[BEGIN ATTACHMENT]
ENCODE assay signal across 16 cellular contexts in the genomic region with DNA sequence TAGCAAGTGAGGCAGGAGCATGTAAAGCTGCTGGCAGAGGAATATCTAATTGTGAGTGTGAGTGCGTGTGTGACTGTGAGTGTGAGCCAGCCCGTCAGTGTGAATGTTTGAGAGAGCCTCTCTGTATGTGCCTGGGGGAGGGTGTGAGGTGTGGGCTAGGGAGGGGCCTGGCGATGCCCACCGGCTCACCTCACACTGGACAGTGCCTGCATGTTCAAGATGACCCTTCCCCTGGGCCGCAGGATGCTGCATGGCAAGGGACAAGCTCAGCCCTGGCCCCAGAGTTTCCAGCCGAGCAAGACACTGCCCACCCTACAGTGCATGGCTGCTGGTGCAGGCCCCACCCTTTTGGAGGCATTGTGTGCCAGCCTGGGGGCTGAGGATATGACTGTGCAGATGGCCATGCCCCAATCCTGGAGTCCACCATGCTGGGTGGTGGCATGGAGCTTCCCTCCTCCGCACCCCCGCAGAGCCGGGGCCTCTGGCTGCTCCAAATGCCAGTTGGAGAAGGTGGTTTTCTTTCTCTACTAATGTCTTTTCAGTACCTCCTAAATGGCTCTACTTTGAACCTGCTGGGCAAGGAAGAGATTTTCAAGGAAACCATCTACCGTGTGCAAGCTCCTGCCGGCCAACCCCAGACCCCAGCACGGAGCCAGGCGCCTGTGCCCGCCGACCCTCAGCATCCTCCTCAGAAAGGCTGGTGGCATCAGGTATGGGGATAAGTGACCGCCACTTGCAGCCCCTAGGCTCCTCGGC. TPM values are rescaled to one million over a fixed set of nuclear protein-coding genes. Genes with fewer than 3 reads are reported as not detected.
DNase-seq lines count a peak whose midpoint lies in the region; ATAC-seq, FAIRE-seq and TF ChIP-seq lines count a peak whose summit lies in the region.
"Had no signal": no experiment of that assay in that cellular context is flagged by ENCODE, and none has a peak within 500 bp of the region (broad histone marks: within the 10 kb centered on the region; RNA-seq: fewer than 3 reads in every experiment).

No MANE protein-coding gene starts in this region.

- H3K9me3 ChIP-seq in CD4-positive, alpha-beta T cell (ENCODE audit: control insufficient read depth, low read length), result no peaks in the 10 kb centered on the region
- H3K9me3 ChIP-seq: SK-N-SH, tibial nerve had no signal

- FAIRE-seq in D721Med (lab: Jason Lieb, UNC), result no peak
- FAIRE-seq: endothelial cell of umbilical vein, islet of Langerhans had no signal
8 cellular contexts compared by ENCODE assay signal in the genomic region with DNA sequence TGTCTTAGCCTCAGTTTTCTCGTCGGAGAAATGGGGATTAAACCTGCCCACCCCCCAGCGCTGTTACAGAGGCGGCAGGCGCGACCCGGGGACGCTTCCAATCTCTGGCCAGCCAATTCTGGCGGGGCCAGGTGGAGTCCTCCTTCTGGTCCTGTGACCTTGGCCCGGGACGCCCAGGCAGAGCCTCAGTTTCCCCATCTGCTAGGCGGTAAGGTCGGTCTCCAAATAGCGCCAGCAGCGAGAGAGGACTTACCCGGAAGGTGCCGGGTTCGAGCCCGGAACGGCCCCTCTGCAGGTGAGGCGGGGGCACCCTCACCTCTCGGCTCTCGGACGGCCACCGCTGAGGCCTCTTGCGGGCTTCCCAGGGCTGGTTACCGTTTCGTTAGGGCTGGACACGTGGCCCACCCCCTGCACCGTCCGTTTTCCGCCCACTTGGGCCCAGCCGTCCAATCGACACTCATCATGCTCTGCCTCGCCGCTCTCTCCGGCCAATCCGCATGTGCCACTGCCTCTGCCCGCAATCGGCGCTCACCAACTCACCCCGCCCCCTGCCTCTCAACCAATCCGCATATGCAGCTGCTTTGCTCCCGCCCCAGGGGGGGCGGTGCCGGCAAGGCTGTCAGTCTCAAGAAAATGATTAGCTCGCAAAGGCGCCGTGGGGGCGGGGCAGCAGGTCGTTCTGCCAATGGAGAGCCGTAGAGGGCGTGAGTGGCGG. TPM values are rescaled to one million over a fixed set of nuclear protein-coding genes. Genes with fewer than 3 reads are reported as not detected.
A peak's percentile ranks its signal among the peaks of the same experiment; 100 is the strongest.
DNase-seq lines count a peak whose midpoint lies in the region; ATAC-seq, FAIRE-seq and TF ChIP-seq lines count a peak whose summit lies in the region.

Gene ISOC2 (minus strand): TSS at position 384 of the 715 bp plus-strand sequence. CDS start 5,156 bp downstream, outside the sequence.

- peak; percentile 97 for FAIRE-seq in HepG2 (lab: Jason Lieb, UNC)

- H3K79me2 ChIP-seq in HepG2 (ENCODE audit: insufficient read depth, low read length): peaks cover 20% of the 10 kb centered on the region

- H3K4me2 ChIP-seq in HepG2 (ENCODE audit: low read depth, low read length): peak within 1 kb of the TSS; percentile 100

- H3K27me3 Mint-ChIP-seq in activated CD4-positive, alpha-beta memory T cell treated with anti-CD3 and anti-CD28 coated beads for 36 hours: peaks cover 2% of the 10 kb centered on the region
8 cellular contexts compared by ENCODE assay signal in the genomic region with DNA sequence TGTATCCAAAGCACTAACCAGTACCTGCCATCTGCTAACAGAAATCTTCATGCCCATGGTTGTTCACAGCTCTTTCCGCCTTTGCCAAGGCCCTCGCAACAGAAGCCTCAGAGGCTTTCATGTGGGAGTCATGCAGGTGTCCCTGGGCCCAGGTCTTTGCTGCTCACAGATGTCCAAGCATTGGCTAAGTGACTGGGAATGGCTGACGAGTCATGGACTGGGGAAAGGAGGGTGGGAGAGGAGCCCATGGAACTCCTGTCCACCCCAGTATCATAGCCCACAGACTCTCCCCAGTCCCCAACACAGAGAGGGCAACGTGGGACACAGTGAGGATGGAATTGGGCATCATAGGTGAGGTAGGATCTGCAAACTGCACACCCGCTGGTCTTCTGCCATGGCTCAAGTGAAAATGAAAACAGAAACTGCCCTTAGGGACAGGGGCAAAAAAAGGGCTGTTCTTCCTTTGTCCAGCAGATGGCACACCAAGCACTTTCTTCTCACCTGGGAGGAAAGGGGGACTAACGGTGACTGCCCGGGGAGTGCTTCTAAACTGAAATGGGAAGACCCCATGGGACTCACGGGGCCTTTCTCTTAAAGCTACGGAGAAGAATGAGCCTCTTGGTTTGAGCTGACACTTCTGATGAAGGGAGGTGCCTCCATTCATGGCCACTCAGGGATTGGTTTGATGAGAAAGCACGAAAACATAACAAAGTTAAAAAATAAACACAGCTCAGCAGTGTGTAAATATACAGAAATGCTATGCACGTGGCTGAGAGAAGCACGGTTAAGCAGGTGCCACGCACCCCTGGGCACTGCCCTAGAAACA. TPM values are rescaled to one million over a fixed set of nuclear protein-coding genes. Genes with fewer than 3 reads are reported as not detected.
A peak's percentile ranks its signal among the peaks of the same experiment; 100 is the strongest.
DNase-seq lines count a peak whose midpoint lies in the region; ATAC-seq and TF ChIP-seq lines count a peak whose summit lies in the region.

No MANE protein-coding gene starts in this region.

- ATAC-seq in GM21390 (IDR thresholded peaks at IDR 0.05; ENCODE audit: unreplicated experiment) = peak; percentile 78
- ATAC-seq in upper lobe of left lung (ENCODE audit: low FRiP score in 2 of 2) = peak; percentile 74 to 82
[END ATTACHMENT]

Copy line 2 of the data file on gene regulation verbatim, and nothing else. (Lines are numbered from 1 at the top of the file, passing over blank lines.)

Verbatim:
DNase-seq lines count a peak whose midpoint lies in the region; ATAC-seq, FAIRE-seq and TF ChIP-seq lines count a peak whose summit lies in the region.